Well the Missus and I went to the Big Town and here’s what we took in (sorry for the goofy graphics, but I can’t get them straightened out):
Even in Chelsea.
The Missus and I normally avoid the galleries in that trendoid neighborhood of New York because they’re, well, trendoid. But the current crop of exhibits turned out to be okay.
One Gagosian Gallery in Chelsea had sculptures by Alexander Calder, another had sculptures by David Smith. Pace Wildenstein showcased Joseph Beuys’ anarchic assemblages/sculptures, while Betty Cuningham exhibited William Bailey’s Giorgio Morandiesque still lifes.
(Sorry, I’m not on this earth long enough to link everything.)
Best of the bunch: the Julie Saul Gallery exhibit of watercolors by Maira Kalman (“a cross between Florine Stettheimer and Milton Avery,” as the Missus rightly noted).
Later on, we caught Remembering Mr. Maugham, a thoroughly engaging two-man play adapted by playwright/director Garson Kanin from his memoir about his lifelong friendship with playwright/novelist/essayist W. Somerset Maugham. It was smart, literate (of course), and at times moving. Our only criticism: It ran for just one week.
Speaking of Milton Avery, the Knoedler Gallery currently features Milton Avery: Industrial Revelations through May 1st. It’s a side of Avery the Missus and I had never seen, and apparently we’re not the only ones.
Also worth seeing: Allen Tucker’s portraits and Betty Parsons’ wood constructions at Spanierman, George Segal’s humanoid sculptures at L&M Arts (The Missus: “In black they’re even more lifelike. It’s creepy.”), and the inestimable Man Ray at Zabriske.
On to the Metropolitan Museum of Art, where we tagged along on two guided tours: Fashion in Art, which I was allowed to attend with some suspicion, since apparently that daily tour doesn’t get much traffic from the Y-chromosome set; and the daily Modern Art tour, during which we lasted a grand total of three paintings, thanks to our tour guide’s well, let’s just say, eccentricities.
Start with a quick bang-around of Midtown galleries:
An impressive show of Yvonne Jacquette’s New York urbanscapes at D C Moore, an odd African Americans: Seeing and Seen 1766-1916 exhibit at the Babcock Gallery, Denis Darzaco’s gravity-defying photographs at Laurence Miller, and Seventy Years Grandma Moses at Galerie St. Etienne. Two observations:
1) a little Grandma Moses goes a long way;
2) a lot of Grandma Moses went out Galerie St. Etienne’s door: 37 of the 70 painting in the exhibit sold in a little over a month.
And then on to the Museum of Modern Art for Marina Abramovic: The Artist Is Present.
“This performance retrospective traces the prolific career of Marina Abramović (Yugoslav, b. 1946) with approximately fifty works spanning over four decades of her early interventions and sound pieces, video works, installations, photographs, solo performances, and collaborative performances made with Ulay (Uwe Laysiepen). In an endeavor to transmit the presence of the artist and make her historical performances accessible to a larger audience, the exhibition includes the first live re-performances of Abramović’s works by other people ever to be undertaken in a museum setting.”
Loosely translated, this blockbuster performance art retrospective features (not necessarily in this order): nude women standing around, a naked guy lying under a skeleton, a guy with clothes on (!) just lying there with concrete blocks under his head and feet, and endless videos of Abramovic’s history of, yes, nudity, self-mutilation, sexual acts, screaming for no apparent reason, more nudity while hitting herself in the chest with a skull, more random screaming, more random nudity, and etc.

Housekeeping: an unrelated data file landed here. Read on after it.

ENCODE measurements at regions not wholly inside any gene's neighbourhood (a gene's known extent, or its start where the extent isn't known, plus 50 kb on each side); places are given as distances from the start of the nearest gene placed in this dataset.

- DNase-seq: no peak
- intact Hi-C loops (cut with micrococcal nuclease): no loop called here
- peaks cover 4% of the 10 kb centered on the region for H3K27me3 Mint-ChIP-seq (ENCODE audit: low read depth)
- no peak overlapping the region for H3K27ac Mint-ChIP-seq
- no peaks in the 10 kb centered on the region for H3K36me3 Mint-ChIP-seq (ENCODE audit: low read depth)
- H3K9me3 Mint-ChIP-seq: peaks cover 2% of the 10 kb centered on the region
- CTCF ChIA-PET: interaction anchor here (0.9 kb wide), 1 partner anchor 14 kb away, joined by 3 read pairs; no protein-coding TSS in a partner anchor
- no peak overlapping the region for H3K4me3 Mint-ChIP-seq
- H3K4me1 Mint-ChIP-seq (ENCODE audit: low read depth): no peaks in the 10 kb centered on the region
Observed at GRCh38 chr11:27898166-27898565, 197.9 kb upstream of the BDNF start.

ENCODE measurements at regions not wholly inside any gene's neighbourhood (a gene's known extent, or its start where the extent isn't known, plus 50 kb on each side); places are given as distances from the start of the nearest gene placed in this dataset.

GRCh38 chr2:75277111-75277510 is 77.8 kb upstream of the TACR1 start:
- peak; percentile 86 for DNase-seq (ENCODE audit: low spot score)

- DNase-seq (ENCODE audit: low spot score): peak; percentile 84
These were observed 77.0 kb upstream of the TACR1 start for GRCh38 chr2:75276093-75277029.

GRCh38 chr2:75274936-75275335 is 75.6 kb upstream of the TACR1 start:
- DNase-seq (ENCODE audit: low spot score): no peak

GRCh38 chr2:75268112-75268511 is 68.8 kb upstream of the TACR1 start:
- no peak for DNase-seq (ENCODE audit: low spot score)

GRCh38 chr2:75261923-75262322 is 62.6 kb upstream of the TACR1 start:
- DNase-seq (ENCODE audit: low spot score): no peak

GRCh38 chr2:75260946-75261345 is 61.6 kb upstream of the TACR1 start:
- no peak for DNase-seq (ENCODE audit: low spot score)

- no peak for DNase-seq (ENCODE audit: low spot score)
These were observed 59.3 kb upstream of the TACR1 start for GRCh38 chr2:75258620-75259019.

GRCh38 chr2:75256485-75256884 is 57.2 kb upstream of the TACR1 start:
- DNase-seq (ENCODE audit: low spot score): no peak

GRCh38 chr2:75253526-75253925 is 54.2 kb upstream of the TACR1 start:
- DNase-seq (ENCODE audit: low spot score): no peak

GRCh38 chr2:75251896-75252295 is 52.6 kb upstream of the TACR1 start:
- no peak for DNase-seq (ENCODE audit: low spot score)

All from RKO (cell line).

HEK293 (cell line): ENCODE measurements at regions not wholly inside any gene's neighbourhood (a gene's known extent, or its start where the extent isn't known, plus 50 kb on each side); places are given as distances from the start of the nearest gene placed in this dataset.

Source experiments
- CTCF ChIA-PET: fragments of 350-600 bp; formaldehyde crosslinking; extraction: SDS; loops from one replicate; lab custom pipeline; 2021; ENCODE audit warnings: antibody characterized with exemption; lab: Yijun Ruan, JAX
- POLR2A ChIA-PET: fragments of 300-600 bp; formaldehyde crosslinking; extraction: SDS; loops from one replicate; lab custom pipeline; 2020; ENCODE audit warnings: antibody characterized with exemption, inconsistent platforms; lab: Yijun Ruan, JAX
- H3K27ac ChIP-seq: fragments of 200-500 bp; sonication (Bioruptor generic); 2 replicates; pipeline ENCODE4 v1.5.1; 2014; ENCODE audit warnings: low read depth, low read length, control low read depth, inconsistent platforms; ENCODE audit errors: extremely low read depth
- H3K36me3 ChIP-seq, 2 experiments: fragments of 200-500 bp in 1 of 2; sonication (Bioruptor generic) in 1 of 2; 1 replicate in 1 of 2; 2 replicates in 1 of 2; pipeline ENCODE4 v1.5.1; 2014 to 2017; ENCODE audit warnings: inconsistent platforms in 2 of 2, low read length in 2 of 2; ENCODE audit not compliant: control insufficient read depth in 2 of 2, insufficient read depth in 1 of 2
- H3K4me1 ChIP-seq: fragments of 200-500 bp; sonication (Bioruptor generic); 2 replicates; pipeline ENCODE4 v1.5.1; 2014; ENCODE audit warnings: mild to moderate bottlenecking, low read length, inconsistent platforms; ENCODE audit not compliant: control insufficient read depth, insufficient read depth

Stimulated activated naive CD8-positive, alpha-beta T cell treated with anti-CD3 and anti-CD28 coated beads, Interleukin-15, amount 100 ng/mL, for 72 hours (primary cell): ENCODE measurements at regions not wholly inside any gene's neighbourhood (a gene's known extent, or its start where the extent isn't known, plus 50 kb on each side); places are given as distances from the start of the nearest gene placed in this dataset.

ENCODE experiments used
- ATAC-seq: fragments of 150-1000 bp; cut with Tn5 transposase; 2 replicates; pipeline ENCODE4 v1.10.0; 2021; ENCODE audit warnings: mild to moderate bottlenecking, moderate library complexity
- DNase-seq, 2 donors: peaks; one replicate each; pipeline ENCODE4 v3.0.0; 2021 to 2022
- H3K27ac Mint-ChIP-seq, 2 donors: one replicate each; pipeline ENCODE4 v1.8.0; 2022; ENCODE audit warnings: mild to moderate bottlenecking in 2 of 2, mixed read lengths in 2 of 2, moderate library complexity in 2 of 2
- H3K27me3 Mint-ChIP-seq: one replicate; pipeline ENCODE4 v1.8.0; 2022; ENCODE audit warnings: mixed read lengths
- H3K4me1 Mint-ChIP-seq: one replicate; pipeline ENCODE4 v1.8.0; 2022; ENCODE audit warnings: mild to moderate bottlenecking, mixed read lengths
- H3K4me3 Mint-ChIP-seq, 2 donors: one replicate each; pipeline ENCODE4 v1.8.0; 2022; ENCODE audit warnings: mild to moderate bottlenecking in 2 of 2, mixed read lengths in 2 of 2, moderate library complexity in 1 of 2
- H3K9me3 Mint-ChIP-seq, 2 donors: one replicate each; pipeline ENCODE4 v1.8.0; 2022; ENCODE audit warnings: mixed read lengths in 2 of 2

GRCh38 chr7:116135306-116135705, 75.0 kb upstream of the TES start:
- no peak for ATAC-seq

(You can see for yourself here.)
As a special bonus, the artist herself was appearing in MOMA’s Atrium (as she will throughout the exhibition) in a performance piece that largely consisted of her sitting stone-faced at a table while a succession of people sit across from her, some – wait for it – in various states of nudity. (For a more – I dunno – fleshed-out picture, see this Times review.)
At a certain point the Missus said, “Could we just go look at some real art?” so we went to the permanent galleries to do a little homework on Mark Rothko, since we were going to see the play Red later on.
But first we swung by the International Center of Photography for Twilight Visions: Surrealism, Photography, and Paris.
From the ICP:
“[P]hotographers such as Jacques-André Boiffard, Brassaï, Ilse Bing, André Kertész, Germaine Krull, Dora Maar, and Man Ray used fragmentation, montage, unusual viewpoints, and various technical manipulations to expose the disjunctive and uncanny aspects of modern urban life.”
On the topic of exposing, the ICP also has an exhibit featuring the “reclusive and mysterious” Czech photographer Miroslav Tichý. “Now over eighty years old, Tichý is a stubbornly eccentric artist, known as much for his makeshift cardboard cameras as for his haunting and distorted images of women and landscapes, many of them taken surreptitiously.”
In other word, a peeper/stalker. Creepy.
A play about Mark Rothko at the height of his artistic powers and fame, Red is a knockout. It takes place in Rothko’s studio mostly in 1949, and there’s lots of talk about abstract expressionism, pop art, and . . . Caravaggio! At one point Rothko (played by the commanding Alfred Molina) waxes eloquent about Caravaggio’s Conversion of Paul, which occupies a dark corner in Rome’s Santa Maria del Popolo and “makes its own light.”
Just the way Red does.
One last excursion before heading back home:
It was just as good as the first time.